Paul Hyland, the chief technology officer for edweek.org, has the following report:
How did you celebrate Data Privacy Day? At a time when privacy issues are becoming a growing concern of the information age, the Jan. 28 event was touted as “an international celebration of the dignity of the individual expressed through personal information.”
I attended an interesting workshop that morning at the Newseum in Washington, hosted by Microsoft Corp. and the Future of Privacy Forum, titled “Online Privacy: Your Reputation is ON the LINE.” It examined potential risks and actual harms to personal reputations posed by various new and expanding uses of the Internet, including the burgeoning popularity of social networks.
Jules Polonetsky, co-chair and director of the Future of Privacy Forum, moderated the event.
Brendon Lynch, the senior director of privacy strategy for Microsoft’s Trustworthy Computing Group, presented the company’s new study showing the extent to which online reputation increasingly affects job candidates’ hiring prospects, and in some cases is a key criteria in the hiring process. In fact, 70 percent of recruiters and human resources professionals surveyed in the U.S. reported rejecting a candidate based on unflattering information found online. Cases of adverse consequences on existing jobs (including termination) are more widely known, but the extent of pre-employment screening is news. See this piece on a Pennsylvania teacher’s suspension after her Facebook page was reviewed.
Jim Harper, the director of information policy studies at The CATO Institute, laid out how such risks of online information fit into the legal and regulatory framework, and where government action might be appropriate.
Marsali Hancock, the president of iKeepSafe Internet Safety Coalition, discussed what parents and schools can do to protect or enhance children’s reputations online, such as communicating with them about the potential impact of their digital reputation, and sharing stories of teens who’s educational or employment opportunities were either positively or negatively affected by their online reputation. She also shared news of Project PRO, a partnership with the American School Counselors Association, which provides resources to help students nationwide understand the importance of privacy and reputation online.
Nat Wood, an assistant director of the bureau of consumer protection at the Federal Trade Commission, talked about how parents and educators can talk to kids about online safety, steps that are outlined in the commission’s free booklet, Net Cetera: Chatting with Kids about Being Online, part of their comprehensive OnGuard Online information service.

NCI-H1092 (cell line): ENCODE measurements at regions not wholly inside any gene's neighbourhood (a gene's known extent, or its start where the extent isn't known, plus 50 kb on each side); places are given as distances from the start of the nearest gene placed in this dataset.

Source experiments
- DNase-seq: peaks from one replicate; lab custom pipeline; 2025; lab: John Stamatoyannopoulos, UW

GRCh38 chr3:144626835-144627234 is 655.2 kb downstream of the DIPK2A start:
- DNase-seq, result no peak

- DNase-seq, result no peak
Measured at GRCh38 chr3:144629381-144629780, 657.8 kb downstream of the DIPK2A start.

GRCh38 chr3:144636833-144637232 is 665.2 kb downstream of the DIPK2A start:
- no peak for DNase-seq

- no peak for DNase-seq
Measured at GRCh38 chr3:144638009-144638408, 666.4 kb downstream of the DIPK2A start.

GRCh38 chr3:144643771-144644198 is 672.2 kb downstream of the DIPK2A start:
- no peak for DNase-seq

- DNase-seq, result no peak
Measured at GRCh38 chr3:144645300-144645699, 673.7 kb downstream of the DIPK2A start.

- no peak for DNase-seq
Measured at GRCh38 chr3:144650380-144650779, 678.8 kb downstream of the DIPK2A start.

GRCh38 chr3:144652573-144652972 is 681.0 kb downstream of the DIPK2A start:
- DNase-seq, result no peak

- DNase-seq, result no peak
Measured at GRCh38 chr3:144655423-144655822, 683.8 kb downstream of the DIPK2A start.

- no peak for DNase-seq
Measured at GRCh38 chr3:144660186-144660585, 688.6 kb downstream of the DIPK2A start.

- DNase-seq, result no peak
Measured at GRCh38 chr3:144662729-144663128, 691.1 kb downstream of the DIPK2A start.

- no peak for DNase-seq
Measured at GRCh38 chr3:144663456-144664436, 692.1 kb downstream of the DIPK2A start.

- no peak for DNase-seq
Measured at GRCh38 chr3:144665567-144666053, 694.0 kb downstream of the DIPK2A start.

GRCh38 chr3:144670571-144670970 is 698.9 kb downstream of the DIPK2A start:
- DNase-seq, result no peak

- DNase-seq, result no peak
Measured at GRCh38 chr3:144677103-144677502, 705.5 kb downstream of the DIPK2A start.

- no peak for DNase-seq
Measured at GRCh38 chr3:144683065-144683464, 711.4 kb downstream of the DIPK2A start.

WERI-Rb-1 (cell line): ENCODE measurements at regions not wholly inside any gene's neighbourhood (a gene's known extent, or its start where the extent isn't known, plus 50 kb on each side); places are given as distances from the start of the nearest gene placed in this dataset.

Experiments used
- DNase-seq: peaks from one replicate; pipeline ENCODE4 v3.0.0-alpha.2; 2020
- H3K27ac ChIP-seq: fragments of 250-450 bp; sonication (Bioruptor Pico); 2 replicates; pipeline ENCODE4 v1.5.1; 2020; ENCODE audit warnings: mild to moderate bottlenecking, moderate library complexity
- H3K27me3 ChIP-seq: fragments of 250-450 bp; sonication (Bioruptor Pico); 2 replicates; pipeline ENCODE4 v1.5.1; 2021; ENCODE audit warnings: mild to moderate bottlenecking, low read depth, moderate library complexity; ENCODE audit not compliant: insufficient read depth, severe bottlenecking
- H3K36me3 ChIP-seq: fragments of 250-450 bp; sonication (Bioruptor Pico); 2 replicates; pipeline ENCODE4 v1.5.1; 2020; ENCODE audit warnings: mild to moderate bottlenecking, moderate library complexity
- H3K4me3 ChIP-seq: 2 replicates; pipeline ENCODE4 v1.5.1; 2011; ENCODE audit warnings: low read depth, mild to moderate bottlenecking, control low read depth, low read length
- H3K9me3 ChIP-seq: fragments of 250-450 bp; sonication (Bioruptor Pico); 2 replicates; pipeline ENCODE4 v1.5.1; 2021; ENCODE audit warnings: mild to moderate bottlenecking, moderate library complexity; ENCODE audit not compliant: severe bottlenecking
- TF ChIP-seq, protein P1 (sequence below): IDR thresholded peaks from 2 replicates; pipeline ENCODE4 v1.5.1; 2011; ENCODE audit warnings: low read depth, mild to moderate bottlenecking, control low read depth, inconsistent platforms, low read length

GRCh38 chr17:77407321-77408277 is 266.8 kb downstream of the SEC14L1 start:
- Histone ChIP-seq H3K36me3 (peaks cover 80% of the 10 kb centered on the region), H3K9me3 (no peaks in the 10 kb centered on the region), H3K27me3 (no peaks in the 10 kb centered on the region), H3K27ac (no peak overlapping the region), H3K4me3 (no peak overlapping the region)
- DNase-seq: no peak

The event was capped off by Michael Fertik, the CEO of ReputationDefender, a company that provides reputation defense and clean-up services to individuals. He described how the concepts of privacy and reputation have evolved over time, but are now moving so fast that laws addressing them are in a relative “stone age.” Fertik lamented that a major record label can get 50,000 videos removed from YouTube with a single letter of complaint, whereas a parent has no way to compel a social network to remove damaging or defamatory information about a child which has been posted on a site.
The notion of opting out of various privacy intrusions is difficult to manage in reality, several speakers said. New laws or regulations, they said, need to head off the kind of damage that could actually occur, rather than simply leave it up to individuals to manage their own information, which is rapidly becoming more complicated, more widely distributed, and difficult to track.
The FTC hosted the principal federal Data Privacy Day event on the same day. The daylong roundtable discussion at the University of California, Berkeley School of Law, featured academics, government officials, privacy advocates, and representatives from industry. The panels focused on the effects of technology on privacy, particularly social networking, cloud computing, and mobile technology. Facebook was represented on the social networking panel, and the company opened up a forum for short commentaries on its blog, which already has over 500 comments and 2000 recommendations.
While these events mostly focused on consumers, the issues mirror many of the privacy concerns educators have in making the Internet readily available to students. What have you learned about keeping students safe online and giving them the wherewithal to preserve their reputations in a digital age?
A version of this news article first appeared in the Digital Education blog.